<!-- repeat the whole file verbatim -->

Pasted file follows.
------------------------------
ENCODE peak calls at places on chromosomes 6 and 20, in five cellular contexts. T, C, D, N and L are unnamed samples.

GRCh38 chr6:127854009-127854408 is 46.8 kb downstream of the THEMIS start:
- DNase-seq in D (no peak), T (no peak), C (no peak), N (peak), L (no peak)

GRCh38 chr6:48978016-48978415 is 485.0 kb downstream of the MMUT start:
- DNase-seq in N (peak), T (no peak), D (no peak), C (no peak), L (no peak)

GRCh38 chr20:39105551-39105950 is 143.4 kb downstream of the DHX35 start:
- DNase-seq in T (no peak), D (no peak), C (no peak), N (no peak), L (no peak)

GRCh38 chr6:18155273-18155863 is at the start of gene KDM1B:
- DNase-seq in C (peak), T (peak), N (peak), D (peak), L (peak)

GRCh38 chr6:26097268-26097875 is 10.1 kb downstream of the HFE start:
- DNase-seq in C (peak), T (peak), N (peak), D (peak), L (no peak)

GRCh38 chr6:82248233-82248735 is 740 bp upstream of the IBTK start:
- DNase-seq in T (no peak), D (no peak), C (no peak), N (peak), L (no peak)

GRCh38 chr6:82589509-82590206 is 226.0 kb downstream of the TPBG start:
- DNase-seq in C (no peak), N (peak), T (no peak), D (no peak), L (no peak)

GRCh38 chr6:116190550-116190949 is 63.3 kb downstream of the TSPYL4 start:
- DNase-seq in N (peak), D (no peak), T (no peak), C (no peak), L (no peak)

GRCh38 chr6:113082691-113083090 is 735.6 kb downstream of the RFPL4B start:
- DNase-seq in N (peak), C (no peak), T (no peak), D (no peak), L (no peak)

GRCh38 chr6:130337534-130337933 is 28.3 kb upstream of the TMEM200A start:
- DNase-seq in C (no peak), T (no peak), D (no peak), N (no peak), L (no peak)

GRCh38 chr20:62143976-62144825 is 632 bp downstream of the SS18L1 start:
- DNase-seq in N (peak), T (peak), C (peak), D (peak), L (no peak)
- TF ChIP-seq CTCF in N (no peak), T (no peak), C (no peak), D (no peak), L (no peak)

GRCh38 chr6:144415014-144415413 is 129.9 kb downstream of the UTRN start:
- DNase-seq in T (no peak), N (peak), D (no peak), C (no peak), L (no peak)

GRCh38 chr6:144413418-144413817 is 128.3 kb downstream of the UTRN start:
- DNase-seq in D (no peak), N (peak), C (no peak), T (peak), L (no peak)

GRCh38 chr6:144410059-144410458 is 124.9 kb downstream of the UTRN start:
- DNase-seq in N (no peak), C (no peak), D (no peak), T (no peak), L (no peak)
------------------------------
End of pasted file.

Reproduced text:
ENCODE peak calls at places on chromosomes 6 and 20, in five cellular contexts. T, C, D, N and L are unnamed samples.

GRCh38 chr6:127854009-127854408 is 46.8 kb downstream of the THEMIS start:
- DNase-seq in D (no peak), T (no peak), C (no peak), N (peak), L (no peak)

GRCh38 chr6:48978016-48978415 is 485.0 kb downstream of the MMUT start:
- DNase-seq in N (peak), T (no peak), D (no peak), C (no peak), L (no peak)

GRCh38 chr20:39105551-39105950 is 143.4 kb downstream of the DHX35 start:
- DNase-seq in T (no peak), D (no peak), C (no peak), N (no peak), L (no peak)

GRCh38 chr6:18155273-18155863 is at the start of gene KDM1B:
- DNase-seq in C (peak), T (peak), N (peak), D (peak), L (peak)

GRCh38 chr6:26097268-26097875 is 10.1 kb downstream of the HFE start:
- DNase-seq in C (peak), T (peak), N (peak), D (peak), L (no peak)

GRCh38 chr6:82248233-82248735 is 740 bp upstream of the IBTK start:
- DNase-seq in T (no peak), D (no peak), C (no peak), N (peak), L (no peak)

GRCh38 chr6:82589509-82590206 is 226.0 kb downstream of the TPBG start:
- DNase-seq in C (no peak), N (peak), T (no peak), D (no peak), L (no peak)

GRCh38 chr6:116190550-116190949 is 63.3 kb downstream of the TSPYL4 start:
- DNase-seq in N (peak), D (no peak), T (no peak), C (no peak), L (no peak)

GRCh38 chr6:113082691-113083090 is 735.6 kb downstream of the RFPL4B start:
- DNase-seq in N (peak), C (no peak), T (no peak), D (no peak), L (no peak)

GRCh38 chr6:130337534-130337933 is 28.3 kb upstream of the TMEM200A start:
- DNase-seq in C (no peak), T (no peak), D (no peak), N (no peak), L (no peak)

GRCh38 chr20:62143976-62144825 is 632 bp downstream of the SS18L1 start:
- DNase-seq in N (peak), T (peak), C (peak), D (peak), L (no peak)
- TF ChIP-seq CTCF in N (no peak), T (no peak), C (no peak), D (no peak), L (no peak)

GRCh38 chr6:144415014-144415413 is 129.9 kb downstream of the UTRN start:
- DNase-seq in T (no peak), N (peak), D (no peak), C (no peak), L (no peak)

GRCh38 chr6:144413418-144413817 is 128.3 kb downstream of the UTRN start:
- DNase-seq in D (no peak), N (peak), C (no peak), T (peak), L (no peak)

GRCh38 chr6:144410059-144410458 is 124.9 kb downstream of the UTRN start:
- DNase-seq in N (no peak), C (no peak), D (no peak), T (no peak), L (no peak)